Warne humbled in bidding
India Cements, which owns the Chennai Super Kings, opened bidding with a bang, splashing $2.1 million out of a possible $5.5 million in the first round to pouch two of the top level players.
The brain behind the team's choice of players is former Indian selector V B Chandrashekar.
By buying Indian skipper Mahendra Singh Dhoni -- he will most probably be handed the reins of the team that does not have a so-called iconic player -- and Sri Lankan off-spinner Mutthiah Muralitharan, the team now effectively has arguably the world's best wicketkeeper-batsman and also the leading Test wicket-taker.
More than anything, the historic bidding was a humbling blow for big-talking, charismatic former Aussie spin wizard Shane Warne. The player with the highest base price was bought for just that. Though details of the bidding are not yet known, this means no one was interested in him and he was bought by the first bidder.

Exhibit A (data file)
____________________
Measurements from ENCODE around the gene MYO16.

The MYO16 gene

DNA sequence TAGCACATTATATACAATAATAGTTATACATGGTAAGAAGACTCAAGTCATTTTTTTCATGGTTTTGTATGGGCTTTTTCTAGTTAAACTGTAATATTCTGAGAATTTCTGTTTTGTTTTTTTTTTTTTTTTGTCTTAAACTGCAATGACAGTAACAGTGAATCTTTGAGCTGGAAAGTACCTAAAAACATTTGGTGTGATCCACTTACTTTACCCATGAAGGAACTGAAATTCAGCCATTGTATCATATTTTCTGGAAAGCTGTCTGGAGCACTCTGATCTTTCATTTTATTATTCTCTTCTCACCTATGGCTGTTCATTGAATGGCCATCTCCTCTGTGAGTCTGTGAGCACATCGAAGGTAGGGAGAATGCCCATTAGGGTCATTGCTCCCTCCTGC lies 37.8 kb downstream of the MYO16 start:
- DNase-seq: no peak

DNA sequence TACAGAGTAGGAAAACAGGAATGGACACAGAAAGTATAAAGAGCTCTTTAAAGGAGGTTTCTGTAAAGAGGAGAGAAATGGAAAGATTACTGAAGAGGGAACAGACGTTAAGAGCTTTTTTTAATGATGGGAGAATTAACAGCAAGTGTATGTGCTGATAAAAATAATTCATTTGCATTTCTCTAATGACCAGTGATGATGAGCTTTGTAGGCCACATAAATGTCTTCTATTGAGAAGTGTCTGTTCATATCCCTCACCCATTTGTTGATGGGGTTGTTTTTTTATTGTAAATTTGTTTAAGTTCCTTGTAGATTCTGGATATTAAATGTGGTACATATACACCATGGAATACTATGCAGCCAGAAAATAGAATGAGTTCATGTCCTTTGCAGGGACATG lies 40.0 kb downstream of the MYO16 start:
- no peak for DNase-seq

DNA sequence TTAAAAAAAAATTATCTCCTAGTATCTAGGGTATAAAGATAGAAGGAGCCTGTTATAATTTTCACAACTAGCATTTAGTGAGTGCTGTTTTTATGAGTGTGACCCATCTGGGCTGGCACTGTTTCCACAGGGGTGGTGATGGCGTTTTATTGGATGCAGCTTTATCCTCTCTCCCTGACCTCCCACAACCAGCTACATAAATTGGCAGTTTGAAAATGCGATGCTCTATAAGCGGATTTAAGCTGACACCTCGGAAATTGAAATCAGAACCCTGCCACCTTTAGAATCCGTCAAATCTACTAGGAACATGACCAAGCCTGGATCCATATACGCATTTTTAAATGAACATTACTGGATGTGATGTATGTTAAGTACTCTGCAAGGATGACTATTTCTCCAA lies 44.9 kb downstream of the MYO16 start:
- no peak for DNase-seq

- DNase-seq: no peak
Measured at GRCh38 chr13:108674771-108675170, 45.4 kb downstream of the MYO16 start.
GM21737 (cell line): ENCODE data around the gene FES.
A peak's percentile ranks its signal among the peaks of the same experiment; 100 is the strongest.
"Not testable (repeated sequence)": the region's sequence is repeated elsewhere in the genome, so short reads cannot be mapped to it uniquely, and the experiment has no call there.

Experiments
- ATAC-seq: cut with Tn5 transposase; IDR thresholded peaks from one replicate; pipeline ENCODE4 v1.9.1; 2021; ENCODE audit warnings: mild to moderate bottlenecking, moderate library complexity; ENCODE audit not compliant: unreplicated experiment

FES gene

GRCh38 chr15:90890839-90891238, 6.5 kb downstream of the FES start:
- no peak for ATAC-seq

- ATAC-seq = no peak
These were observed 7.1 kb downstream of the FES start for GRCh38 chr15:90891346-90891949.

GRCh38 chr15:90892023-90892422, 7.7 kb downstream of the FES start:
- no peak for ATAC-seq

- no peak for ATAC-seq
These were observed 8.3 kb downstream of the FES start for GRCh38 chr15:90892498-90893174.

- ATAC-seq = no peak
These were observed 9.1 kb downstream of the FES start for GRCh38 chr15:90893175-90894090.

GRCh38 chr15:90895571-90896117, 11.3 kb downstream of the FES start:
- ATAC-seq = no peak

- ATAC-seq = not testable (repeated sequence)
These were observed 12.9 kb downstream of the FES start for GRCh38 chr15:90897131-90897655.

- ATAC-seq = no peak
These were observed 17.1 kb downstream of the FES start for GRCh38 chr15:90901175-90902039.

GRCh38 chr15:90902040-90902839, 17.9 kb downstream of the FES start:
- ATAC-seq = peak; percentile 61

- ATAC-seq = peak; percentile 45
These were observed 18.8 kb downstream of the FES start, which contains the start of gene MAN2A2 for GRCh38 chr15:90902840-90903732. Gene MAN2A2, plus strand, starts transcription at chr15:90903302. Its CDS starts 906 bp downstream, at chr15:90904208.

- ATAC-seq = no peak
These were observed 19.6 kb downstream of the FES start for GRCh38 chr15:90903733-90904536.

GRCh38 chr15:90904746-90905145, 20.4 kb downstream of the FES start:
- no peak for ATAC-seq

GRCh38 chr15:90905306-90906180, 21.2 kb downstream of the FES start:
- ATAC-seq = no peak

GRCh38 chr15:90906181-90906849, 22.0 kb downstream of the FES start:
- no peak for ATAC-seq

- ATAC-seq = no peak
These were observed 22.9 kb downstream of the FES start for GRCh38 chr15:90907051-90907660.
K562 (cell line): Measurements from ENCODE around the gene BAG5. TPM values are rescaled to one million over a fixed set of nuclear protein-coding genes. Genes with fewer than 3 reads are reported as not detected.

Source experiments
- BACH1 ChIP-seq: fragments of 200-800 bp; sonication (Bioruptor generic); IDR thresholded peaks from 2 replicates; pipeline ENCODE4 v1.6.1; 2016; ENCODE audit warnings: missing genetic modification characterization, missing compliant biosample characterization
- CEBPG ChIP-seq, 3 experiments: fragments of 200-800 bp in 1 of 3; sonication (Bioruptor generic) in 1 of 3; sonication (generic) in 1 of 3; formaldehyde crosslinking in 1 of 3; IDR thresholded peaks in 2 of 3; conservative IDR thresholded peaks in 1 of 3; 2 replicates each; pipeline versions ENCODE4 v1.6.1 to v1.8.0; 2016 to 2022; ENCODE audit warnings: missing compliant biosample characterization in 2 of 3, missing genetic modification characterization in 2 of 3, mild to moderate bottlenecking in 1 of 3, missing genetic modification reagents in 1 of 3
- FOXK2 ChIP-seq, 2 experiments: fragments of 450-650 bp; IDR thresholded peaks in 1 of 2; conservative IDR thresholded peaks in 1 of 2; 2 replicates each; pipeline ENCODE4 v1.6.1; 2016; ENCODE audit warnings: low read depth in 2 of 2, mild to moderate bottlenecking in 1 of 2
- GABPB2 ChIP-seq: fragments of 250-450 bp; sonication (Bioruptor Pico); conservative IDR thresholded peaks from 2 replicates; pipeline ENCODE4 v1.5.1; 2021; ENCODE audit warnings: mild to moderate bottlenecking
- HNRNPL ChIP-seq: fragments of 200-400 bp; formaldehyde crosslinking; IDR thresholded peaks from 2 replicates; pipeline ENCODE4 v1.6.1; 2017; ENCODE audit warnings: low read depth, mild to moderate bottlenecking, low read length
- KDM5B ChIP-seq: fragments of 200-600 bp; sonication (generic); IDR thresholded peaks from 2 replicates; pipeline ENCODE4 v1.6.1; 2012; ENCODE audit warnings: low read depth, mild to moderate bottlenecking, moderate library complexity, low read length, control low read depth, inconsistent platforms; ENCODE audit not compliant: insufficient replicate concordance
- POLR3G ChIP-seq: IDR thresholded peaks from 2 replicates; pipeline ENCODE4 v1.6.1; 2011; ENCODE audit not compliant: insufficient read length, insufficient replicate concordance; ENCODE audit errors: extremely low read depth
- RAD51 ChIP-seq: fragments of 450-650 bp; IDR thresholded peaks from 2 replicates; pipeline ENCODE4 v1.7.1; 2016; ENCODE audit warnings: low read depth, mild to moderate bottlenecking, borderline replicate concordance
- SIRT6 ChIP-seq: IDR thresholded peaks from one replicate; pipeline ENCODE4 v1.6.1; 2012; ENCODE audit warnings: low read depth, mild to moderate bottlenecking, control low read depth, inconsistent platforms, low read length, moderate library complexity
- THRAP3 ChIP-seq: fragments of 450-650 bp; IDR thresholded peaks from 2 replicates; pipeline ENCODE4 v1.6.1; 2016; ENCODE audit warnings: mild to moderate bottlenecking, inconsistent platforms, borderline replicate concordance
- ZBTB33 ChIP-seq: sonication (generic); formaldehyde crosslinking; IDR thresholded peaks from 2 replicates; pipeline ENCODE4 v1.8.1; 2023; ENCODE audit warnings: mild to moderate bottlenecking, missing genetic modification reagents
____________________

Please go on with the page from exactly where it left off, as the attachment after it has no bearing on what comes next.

Warne, who retired from last year's Ashes and has asked to be relieved from Hampshire duty to concentrate on the Indian Premier League, was seen as the biggest marketing draw in the pool of 78 players. The legend, who has 708 Test wickets and 293 ODI wickets, is expected to lead the Jaipur team.
The big teams -- Mukesh Ambani's Mumbai, Vijay Mallya's Bangalore, and Delhi did not buy anyone in the first round. They, however, have an iconic player each in Sachin Tendulkar, Rahul Dravid and Virender Sehwag, who was promoted to an 'icon' at the eleventh hour.
Just as averages are a better indicator of a player's class, the percentage difference between the base price and the selling price should be a better indicator here.
In those terms, Adam Gilchrist towers over the others, outside of Indian superstar Dhoni that is.
Gilchrist, whose base price was $400,000, went for a whopping $700,000, 75 per cent more than his base price.